I wish nobody had to endure the urban onslaught that you describe in your life, Frank (I shudder) ... though I also know there are those who find it stimulating & satisfying. My empathy is with your plight ... but I cannot concur that because the urban living situation is stressful for some of us, the Parks ought to therefore be defined as "quiet space". Not as a priority.

Parks are properly - in my view - "natural space". If people whooping it up don't alter the "nature" that inhabits the space, then my irritation at their revelry is really just a 'personal problem'.

Almost unavoidably, attempting to define Parks in terms of "silence and solitude", etc, is to exclude people from the public resource, for no other reason than to create ... an absence of people. Well, strictly speaking, who is to enjoy this solitude: how are we to say, "All you people, stay out, so this one person can have solitude"? Everyone: silence please.

No. That is not the route to the solution desired by those who feel stressed and want an 'escape'.

But the solitude they seek does exist. Both SaltSage236 and myself have described it forthrightly. Get off the roads. Get away from the campgrounds. Walk. Away from the trailhead: then, away from the trail.

There is silence that ROARS right through you ... with the seething horde pulsating through their migration-routes & water-holes elsewhere. There is solitude that will CRUSH you, while the crowd-addicts get their fix at the usual opium dens ... elsewhere.

Please, re-read SaltSage236' comment that begins, "Thank God national parks often have...", and my reply to him/her, which begins, "SaltSage236; You are really so right! I felt silly...". You will see in these two comments, that we both consider the values you seek to be a central part of our own value-system. The only difference is, we go out and get them ... right through & past the madding crowd.

What you want, Frank, is out there ... but you must go where it is, not where it isn't.

I disagree with Ted absolutely. Search for "national park" + "national park" "quiet contemplation" on Yahoo!, and you'll get 15,200 results. Search for "national park" + solitude and you'll get over 1.5 million results.

Solitude and silence are a necessary component of national park preservation.

The Badlands mission statement mentions providing the opportunity for quiet contemplation.

Mather stated, "We must guard against the intrusion of roads into sections that should forever be kept for quiet contemplation and accessible only by horseback or hiking."

Donald J. Berry, Assistant Secretary for FWS testified that, "Snowmobiling generates significant levels of air and noise pollution, often results in the harassment of wildlife, and conflicts with other visitors' quest for solitude and introspection in our park system."

Senator Dianne Feinstein wrote, "Quiet contemplation of pristine environments is, for many people, an integral part of the experience of visiting National Parks, and the National Park Service’s policies should be geared toward minimizing noise."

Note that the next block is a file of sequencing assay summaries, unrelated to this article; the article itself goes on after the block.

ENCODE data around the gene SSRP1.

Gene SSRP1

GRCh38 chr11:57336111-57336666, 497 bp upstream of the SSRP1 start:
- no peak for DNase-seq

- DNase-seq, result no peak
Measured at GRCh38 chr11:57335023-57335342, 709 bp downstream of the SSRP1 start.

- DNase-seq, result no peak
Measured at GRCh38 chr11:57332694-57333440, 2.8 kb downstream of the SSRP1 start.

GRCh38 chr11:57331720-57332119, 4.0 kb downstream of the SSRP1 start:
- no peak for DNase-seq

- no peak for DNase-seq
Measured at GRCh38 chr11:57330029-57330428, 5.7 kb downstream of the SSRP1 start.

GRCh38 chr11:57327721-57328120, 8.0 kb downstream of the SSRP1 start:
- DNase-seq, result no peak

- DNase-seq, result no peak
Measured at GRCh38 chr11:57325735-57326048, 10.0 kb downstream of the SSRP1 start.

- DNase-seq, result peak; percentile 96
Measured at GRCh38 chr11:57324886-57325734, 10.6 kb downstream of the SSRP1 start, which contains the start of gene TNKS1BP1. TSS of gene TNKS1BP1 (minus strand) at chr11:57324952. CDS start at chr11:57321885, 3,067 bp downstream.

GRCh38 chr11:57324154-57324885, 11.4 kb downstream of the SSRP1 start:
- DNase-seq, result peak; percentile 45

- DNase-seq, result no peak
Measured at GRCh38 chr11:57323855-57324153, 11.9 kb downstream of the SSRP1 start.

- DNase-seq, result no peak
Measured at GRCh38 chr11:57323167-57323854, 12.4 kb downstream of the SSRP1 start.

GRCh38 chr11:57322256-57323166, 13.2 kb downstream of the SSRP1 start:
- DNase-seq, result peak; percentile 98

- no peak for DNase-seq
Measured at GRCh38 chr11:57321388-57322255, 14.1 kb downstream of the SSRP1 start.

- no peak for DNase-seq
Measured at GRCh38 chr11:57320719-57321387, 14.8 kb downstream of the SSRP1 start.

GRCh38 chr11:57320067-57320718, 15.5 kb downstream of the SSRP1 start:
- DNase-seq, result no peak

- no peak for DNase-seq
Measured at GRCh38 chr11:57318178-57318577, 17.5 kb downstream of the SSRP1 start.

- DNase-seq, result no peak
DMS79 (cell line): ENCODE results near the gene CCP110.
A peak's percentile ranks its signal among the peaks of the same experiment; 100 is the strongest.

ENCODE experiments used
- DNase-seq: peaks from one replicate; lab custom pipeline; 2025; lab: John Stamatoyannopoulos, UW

The National Parks and Conservation Association, in written testimony for Congress, stated "It seems logical to conclude . . . the need to preserve places relatively unimpaired by certain human activities that might detract from the experience of those visitors who wish to experience the park as the Voyageurs did, in a wilderness-like setting free from the roar of snowmobiles and motorboats. Some areas of silence and solitude are crucial for providing this type of opportunity for visitors."

Then there is John Miller's plea to preserve Crater Lake's silence: "The plan is now to build, have the government build, a drive around the lake, so that all these points may be considered in a single day from a carriage. And a great hotel is planned! And a railroad must be made to whisk you through the life-and-vigor giving evergreen forest of Arden. Well, so be it, if you must so mock nature and break the hush and silence of a thousand centuries. . ."

Noise of crying babies, jet aircraft, motorized boats, cars, Harleys, snowmobiles, car alarms, crowds, do more than "offend the dignity of some" and are more than "irritants ... of personal perception". They ruin the ability of people to enjoy solitude and silence in national parks (even in some of the remotest areas), and I believe that is a main reason why national parks were created in the first place and are needed now more than ever.

I live in the city and someone is building a monstrous building across from my house. During the day, I must endure shouting construction workers, hammering, and the incessant beeping of heavy equipment. When I visit national parks, I do so to escape this urban hell and to get away from anything I can experience in the city.

I contend that noise and noisy entertainment and noisy visitors in national parks are in fact harmful, contrary to Ted's assertion. They threaten fundamental principals national parks were based upon: quiet contemplation and solitude. They make it so that no one can escape the drudgery of modern, "civilized", urban life, and this noise pollution tarnishes the purpose of national parks. We wouldn't defend most forms of pollution in our national parks, so why is noise pollution dismissed as simply a matter of personal perception?

Back to the thread: more entertainment in national parks will lead to increased noise pollution.

this is a great post, and a very interesting discussion.

@ saltsage236:

"Sure, "park" is an entirely anthropocentric moniker for a tract of land protected for its natural values moreso than its direct recreational benefit to humans. But here's the rub: Call our parks what you want, but if they exist primarily for the facilitation of fun, our society will lose more than it could ever gain from the Disneyfication of national parks. We benefit in countless ways by preserving our most spectacular and special lands in national parks. Each has educational value; scientific value; the value of national parks, like wilderness areas, being sources of both clean water and, ideally, clean air; and, yes, even recreational value."

i don't disagree! all i'm saying is that if people aren't connected with this resource, or at least educated to see their value and tangible efforts aren't made to enhance people's understanding of the parks (by someone, i'm not calling in the gov here) then we're going to lose the baseline funding needed to simpling maintain (let alone improve) our beautiful parks. getting people into the parks is essential to their protection, but is (agreed) a double edge sword as well.